When people ask why I don’t use air conditioning, I sometimes tell them (besides explaining that I don’t like to be cold, at all, EVER) that I prefer living in an open-window house for the same reason I prefer eating a peach at room temperature rather than refrigerated. It’s the best analogy I can think of. Life just “tastes” better to me when it’s not artificially chilled.
Today my open windows brought me another treat: the sound of clarinet music, being played by someone a few houses down. Technically it wasn’t beautiful music; it just sounded like someone practicing. But I experienced it as beautiful. And it struck me that I could not remember when I had last heard that sound; the sound of music being practiced (I mean, by someone other than a professional musician doing sound-check, for example). It struck me as a sweet relic of a simpler, bygone, more analog era.
Back when I lived in Tokyo, I used to love hearing people practice music in Yoyogi Park. Practicing in parks is probably more common in densely populated urban places like Tokyo or Manhattan where people live in too close quarters to practice indoors. What a treat! It made an already sweet, warm spring day even more special. Not everyone feels able to do without air conditioning, and I’m not picking on people who use A/C. I do think it might enhance everyone’s enjoyment (as well as reducing our dependence on fossil fuels, and reducing our bodies’ dependence on climate control) to open the windows at least sometimes. The world is so tasty through an open window!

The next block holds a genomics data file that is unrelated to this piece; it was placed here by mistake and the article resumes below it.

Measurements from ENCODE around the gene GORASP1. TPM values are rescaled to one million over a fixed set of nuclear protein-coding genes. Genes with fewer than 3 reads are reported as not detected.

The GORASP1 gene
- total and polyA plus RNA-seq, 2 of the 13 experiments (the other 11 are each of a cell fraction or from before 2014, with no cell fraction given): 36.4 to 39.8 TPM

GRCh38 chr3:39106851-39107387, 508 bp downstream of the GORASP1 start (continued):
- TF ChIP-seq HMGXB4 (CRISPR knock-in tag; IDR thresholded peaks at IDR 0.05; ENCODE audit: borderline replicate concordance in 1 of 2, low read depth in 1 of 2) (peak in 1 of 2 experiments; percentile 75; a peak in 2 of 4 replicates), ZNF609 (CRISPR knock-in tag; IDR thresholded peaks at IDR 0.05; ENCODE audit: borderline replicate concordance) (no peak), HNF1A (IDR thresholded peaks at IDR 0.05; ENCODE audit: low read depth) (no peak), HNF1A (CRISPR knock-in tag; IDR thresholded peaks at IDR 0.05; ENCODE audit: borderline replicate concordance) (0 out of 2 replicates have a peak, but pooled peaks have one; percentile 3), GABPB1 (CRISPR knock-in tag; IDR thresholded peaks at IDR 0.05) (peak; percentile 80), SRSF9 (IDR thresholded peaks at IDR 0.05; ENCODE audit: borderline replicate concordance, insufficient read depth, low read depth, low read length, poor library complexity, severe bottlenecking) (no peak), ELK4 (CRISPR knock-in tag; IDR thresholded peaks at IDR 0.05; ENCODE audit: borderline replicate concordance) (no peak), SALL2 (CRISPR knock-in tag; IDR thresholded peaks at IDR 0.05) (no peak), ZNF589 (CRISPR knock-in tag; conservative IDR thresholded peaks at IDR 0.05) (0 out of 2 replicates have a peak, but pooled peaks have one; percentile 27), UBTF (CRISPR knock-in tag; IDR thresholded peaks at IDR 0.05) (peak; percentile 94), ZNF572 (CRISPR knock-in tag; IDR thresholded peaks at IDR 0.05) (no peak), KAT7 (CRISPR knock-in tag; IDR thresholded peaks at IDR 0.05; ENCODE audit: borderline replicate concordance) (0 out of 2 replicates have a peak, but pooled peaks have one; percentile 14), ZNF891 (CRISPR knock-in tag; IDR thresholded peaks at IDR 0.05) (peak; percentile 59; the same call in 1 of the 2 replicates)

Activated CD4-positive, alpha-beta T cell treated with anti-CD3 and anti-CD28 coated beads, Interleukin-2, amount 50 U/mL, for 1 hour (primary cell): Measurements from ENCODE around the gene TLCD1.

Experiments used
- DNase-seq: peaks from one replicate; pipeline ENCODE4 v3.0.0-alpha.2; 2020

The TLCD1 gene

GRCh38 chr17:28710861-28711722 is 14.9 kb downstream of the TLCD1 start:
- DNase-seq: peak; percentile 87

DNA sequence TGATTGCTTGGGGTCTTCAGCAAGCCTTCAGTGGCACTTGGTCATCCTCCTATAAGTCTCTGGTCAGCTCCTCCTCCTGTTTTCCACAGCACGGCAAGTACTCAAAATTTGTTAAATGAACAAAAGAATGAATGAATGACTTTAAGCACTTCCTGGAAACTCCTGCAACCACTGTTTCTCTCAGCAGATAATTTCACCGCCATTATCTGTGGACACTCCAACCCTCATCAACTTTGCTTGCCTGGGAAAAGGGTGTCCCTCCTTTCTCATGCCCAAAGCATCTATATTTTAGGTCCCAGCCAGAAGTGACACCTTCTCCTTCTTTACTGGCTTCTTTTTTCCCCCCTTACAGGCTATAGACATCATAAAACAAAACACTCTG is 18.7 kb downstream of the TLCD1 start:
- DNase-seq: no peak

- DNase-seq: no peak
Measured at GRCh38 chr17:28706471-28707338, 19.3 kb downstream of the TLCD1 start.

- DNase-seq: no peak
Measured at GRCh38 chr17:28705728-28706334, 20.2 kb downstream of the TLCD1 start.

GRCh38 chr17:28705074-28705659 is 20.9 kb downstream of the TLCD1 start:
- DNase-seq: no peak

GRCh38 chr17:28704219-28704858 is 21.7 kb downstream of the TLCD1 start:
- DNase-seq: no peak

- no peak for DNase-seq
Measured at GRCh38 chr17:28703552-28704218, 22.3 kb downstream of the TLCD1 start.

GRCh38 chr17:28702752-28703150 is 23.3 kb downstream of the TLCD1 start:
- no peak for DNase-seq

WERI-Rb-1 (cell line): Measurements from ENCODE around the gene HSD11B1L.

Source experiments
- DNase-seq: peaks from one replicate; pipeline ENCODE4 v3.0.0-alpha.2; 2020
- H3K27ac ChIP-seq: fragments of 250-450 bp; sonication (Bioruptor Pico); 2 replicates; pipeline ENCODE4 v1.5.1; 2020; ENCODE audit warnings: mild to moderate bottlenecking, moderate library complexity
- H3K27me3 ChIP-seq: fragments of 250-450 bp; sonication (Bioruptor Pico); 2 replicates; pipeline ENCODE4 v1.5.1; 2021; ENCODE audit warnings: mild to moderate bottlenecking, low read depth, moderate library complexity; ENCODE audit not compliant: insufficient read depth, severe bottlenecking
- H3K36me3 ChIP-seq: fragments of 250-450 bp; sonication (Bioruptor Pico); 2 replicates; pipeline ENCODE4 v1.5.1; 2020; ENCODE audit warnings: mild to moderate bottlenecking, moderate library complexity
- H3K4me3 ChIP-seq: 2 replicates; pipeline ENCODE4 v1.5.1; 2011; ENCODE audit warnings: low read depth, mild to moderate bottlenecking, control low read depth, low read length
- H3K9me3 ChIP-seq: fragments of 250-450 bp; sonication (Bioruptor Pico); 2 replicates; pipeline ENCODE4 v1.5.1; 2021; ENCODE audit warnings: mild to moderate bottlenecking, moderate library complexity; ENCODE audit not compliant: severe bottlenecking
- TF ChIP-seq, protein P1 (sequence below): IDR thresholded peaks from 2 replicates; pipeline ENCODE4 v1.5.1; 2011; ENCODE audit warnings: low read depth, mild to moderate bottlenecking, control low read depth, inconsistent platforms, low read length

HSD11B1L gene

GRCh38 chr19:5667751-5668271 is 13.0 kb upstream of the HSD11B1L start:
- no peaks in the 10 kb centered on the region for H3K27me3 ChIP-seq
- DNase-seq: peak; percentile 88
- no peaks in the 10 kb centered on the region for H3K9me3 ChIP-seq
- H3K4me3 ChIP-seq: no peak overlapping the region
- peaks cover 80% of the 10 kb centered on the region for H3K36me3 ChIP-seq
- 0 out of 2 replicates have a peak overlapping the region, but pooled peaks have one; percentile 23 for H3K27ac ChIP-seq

So how about you? Have you tried open-air? Or, is it your default mode? If so, what are some sweet treats you’ve gotten? (And if you’ve experienced any difficulties, what are they?)
Speaking of sweet treats, here’s a truly delightful essay by one of my favorite writer/teachers, Madisyn Taylor of the DailyOM. It’s about appreciating the little pleasures of life that make us happy. A cup of hot tea; finding a puppy rummaging in the laundry basket; the laughter of a baby — simple but truly delightful things like that. (By the way, DailyOM has an e-newsletter you can subscribe to; you’ll find a link on the page. I’m a longtime subscriber and always look forward to seeing Madisyn’s name in my inbox.)